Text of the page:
Transcriptomic profiling of human oocytes: association of meiotic aneuploidy and altered oocyte gene expression.
Fragouli E., Bianchi V., Patrizio P., Obradors A., Huang Z., Borini A., Delhanty JDA., Wells D.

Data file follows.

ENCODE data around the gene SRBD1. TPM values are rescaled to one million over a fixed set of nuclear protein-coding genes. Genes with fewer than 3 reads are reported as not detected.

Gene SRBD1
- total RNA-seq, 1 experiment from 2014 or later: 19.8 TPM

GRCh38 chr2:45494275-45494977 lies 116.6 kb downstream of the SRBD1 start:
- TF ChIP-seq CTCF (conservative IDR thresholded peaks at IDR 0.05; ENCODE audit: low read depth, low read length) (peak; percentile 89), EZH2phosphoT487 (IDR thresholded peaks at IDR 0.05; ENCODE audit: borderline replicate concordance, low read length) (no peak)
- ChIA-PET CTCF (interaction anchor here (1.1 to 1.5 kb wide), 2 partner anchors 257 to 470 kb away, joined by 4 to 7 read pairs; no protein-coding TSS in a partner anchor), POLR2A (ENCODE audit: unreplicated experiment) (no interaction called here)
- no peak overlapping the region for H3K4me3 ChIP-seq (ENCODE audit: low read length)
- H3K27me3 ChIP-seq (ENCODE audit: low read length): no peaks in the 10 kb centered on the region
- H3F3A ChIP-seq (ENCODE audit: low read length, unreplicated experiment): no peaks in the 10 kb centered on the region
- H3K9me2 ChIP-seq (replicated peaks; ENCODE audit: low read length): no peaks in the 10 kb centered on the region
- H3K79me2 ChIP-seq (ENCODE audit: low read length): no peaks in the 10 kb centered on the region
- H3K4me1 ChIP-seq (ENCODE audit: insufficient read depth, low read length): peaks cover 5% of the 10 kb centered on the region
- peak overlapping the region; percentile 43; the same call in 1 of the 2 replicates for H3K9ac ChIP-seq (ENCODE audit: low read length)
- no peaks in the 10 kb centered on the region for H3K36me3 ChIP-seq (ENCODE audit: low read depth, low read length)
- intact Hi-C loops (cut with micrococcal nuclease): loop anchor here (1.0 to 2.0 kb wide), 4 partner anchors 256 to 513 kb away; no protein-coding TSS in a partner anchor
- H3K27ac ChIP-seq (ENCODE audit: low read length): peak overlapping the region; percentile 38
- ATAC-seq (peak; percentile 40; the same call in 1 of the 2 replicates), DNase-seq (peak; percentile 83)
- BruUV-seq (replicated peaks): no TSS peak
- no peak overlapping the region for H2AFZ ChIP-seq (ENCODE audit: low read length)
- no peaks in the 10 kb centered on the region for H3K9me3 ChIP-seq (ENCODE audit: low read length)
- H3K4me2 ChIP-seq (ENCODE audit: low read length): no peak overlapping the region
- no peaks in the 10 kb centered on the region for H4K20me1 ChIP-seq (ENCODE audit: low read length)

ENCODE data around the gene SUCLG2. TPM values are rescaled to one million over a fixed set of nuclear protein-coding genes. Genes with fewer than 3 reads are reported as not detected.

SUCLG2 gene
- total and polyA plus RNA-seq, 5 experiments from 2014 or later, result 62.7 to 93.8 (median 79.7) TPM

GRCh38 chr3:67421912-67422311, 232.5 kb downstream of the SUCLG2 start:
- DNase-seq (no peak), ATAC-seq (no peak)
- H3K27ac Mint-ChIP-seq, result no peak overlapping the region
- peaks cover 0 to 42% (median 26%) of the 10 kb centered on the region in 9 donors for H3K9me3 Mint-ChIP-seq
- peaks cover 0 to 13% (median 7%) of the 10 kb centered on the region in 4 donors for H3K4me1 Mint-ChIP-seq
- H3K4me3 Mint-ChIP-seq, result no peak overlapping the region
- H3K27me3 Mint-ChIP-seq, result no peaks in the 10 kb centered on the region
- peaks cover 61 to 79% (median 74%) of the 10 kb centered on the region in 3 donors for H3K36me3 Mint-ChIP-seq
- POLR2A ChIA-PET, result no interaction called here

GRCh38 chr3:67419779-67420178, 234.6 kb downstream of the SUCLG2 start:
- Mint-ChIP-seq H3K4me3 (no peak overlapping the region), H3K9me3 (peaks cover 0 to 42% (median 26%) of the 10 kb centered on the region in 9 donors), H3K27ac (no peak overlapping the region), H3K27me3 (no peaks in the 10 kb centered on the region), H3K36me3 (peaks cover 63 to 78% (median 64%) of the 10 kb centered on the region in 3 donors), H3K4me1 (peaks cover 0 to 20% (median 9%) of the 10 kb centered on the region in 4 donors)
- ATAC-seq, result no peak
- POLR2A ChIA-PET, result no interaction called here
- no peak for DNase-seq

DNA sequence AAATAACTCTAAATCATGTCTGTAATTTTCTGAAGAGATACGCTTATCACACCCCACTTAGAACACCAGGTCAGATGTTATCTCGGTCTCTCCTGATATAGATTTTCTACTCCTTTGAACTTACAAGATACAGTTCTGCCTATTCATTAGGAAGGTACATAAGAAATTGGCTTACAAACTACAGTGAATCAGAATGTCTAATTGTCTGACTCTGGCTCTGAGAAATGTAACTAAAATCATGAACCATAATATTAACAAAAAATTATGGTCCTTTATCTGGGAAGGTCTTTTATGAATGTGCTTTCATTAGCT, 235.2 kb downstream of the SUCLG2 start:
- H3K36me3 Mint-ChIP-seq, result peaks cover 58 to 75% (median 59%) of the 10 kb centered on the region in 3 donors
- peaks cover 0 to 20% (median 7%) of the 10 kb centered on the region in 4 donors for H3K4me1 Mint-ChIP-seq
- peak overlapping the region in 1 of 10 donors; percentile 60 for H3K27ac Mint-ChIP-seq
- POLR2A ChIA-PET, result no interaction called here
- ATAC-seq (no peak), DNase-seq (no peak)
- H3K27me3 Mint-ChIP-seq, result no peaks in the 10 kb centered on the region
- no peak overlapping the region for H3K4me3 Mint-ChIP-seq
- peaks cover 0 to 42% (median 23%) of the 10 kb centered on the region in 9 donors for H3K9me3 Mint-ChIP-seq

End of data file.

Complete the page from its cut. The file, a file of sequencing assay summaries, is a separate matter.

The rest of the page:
The ability to identify oocytes with the greatest potential for producing a viable embryo would be of great benefit to assisted reproductive treatments. One of the most important defects affecting oocytes is aneuploidy. Aneuploidy is also closely related with advancing maternal age, a phenomenon not well understood. This study combined a comprehensive cytogenetic investigation of 21 oocytes with a detailed assessment of their transcriptome. The first polar body was removed from all oocytes and aneuploidy assessed using comparative genomic hybridization. Preliminary mRNA transcript data were produced with the use of microarrays for seven of the corresponding oocytes (three normal and four aneuploid). The results obtained for normal and aneuploid oocytes were compared and 327 genes were found to display statistically (P < 0.05) significant differences in transcript levels. Ninety-six of these genes were further assessed in seven aneuploid and seven normal oocytes using real-time PCR. The results indicated that aneuploidy is associated with altered transcript levels affecting a subset of genes. A link between mRNA transcript numbers and age was also observed. The possibility that different transcript levels in the oocyte have an impact on cellular pathways remains to be proven. However, it may be significant that some of the highlighted genes produce proteins involved in spindle assembly and chromosome alignment. Additionally, several genes with altered amounts of transcript produce cell surface or excretory molecules, and could potentially serve as targets for non-invasive oocyte aneuploidy assessment.